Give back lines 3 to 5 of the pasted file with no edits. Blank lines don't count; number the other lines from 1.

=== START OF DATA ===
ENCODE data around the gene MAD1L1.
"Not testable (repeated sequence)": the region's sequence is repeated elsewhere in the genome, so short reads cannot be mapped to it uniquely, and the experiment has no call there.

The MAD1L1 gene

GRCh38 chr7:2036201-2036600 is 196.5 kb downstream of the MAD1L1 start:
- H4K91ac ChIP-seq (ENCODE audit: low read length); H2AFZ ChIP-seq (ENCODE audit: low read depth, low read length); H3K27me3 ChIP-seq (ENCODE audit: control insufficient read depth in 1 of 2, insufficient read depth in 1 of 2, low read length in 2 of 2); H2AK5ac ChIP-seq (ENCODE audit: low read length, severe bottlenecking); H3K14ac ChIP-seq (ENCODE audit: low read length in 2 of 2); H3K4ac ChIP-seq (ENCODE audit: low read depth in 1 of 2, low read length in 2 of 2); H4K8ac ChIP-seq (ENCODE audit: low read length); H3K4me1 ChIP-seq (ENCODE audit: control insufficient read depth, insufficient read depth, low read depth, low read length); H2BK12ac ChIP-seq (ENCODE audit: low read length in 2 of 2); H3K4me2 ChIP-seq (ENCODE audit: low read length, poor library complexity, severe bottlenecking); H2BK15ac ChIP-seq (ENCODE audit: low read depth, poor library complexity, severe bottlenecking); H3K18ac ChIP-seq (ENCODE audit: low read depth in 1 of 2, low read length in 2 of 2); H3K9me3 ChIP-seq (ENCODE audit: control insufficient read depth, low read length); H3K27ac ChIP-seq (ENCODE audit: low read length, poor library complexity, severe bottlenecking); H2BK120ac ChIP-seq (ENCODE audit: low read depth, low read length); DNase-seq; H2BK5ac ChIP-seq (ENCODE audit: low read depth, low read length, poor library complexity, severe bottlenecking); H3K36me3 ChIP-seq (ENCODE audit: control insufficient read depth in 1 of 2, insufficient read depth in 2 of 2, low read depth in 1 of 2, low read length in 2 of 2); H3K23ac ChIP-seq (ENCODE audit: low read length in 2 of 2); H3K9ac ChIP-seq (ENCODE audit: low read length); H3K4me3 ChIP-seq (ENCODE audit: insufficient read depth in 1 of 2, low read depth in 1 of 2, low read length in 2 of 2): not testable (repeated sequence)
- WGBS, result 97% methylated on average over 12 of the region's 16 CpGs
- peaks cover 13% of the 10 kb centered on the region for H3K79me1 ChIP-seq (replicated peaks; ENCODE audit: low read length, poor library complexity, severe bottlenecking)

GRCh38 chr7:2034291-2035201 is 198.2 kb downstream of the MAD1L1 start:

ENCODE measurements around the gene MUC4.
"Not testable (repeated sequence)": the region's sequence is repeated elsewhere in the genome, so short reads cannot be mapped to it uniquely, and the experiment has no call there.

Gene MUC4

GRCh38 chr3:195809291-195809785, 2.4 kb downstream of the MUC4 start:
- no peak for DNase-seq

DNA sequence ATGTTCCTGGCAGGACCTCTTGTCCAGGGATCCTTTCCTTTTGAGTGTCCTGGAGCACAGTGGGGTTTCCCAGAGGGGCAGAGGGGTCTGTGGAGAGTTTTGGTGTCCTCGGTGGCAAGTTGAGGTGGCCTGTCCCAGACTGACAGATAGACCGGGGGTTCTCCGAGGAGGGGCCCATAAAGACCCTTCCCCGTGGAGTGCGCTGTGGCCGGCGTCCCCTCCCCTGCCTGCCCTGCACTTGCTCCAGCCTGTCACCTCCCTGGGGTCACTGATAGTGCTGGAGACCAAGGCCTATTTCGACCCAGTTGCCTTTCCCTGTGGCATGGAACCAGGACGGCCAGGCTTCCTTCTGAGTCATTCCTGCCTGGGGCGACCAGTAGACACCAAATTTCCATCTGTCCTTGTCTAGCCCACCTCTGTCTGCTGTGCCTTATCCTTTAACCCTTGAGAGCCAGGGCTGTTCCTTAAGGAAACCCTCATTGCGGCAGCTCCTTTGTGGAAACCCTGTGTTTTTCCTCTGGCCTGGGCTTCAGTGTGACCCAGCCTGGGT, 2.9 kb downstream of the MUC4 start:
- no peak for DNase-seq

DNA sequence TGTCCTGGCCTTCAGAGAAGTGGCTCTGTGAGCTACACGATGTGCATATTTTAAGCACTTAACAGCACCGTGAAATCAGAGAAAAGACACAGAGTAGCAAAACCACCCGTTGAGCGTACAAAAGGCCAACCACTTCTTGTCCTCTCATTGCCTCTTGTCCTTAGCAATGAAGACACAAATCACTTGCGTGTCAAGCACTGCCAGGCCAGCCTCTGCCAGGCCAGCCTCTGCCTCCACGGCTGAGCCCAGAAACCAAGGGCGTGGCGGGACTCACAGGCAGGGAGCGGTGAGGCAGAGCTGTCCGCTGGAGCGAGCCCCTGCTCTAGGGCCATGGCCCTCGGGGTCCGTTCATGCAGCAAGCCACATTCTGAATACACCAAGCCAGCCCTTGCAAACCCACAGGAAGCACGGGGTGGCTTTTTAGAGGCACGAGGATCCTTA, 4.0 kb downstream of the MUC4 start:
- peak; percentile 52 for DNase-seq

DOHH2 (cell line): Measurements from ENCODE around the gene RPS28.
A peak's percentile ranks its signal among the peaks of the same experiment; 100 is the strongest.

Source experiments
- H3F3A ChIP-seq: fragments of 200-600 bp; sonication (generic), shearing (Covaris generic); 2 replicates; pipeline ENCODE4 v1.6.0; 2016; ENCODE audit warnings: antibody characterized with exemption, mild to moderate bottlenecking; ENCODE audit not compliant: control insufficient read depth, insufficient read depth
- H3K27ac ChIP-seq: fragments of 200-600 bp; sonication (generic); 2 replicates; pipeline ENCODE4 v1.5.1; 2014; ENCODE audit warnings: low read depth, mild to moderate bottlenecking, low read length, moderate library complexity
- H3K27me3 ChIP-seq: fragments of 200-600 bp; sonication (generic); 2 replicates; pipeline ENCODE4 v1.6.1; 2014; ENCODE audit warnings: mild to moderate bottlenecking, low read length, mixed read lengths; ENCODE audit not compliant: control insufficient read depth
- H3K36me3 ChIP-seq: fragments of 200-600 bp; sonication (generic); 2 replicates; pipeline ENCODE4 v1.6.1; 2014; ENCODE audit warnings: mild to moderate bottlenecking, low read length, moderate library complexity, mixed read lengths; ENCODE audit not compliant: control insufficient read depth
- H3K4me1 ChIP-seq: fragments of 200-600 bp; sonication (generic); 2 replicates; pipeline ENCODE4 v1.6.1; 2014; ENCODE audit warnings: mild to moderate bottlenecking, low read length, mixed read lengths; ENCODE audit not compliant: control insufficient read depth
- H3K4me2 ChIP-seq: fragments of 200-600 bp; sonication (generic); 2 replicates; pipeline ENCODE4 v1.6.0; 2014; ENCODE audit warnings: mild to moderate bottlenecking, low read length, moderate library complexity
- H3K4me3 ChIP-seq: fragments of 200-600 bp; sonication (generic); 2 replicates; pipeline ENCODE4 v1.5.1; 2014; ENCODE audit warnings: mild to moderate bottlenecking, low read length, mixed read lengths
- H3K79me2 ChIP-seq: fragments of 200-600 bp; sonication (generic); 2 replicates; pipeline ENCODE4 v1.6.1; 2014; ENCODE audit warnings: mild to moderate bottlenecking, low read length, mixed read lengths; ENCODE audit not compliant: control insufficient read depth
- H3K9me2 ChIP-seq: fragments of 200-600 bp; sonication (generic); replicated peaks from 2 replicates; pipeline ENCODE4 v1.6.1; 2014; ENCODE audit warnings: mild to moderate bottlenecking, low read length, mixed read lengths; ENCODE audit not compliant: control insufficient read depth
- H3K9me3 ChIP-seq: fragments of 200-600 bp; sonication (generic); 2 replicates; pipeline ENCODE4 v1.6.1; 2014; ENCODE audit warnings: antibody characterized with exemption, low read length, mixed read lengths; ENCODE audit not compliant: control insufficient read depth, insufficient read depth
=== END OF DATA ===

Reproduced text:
The MAD1L1 gene

GRCh38 chr7:2036201-2036600 is 196.5 kb downstream of the MAD1L1 start:
- H4K91ac ChIP-seq (ENCODE audit: low read length); H2AFZ ChIP-seq (ENCODE audit: low read depth, low read length); H3K27me3 ChIP-seq (ENCODE audit: control insufficient read depth in 1 of 2, insufficient read depth in 1 of 2, low read length in 2 of 2); H2AK5ac ChIP-seq (ENCODE audit: low read length, severe bottlenecking); H3K14ac ChIP-seq (ENCODE audit: low read length in 2 of 2); H3K4ac ChIP-seq (ENCODE audit: low read depth in 1 of 2, low read length in 2 of 2); H4K8ac ChIP-seq (ENCODE audit: low read length); H3K4me1 ChIP-seq (ENCODE audit: control insufficient read depth, insufficient read depth, low read depth, low read length); H2BK12ac ChIP-seq (ENCODE audit: low read length in 2 of 2); H3K4me2 ChIP-seq (ENCODE audit: low read length, poor library complexity, severe bottlenecking); H2BK15ac ChIP-seq (ENCODE audit: low read depth, poor library complexity, severe bottlenecking); H3K18ac ChIP-seq (ENCODE audit: low read depth in 1 of 2, low read length in 2 of 2); H3K9me3 ChIP-seq (ENCODE audit: control insufficient read depth, low read length); H3K27ac ChIP-seq (ENCODE audit: low read length, poor library complexity, severe bottlenecking); H2BK120ac ChIP-seq (ENCODE audit: low read depth, low read length); DNase-seq; H2BK5ac ChIP-seq (ENCODE audit: low read depth, low read length, poor library complexity, severe bottlenecking); H3K36me3 ChIP-seq (ENCODE audit: control insufficient read depth in 1 of 2, insufficient read depth in 2 of 2, low read depth in 1 of 2, low read length in 2 of 2); H3K23ac ChIP-seq (ENCODE audit: low read length in 2 of 2); H3K9ac ChIP-seq (ENCODE audit: low read length); H3K4me3 ChIP-seq (ENCODE audit: insufficient read depth in 1 of 2, low read depth in 1 of 2, low read length in 2 of 2): not testable (repeated sequence)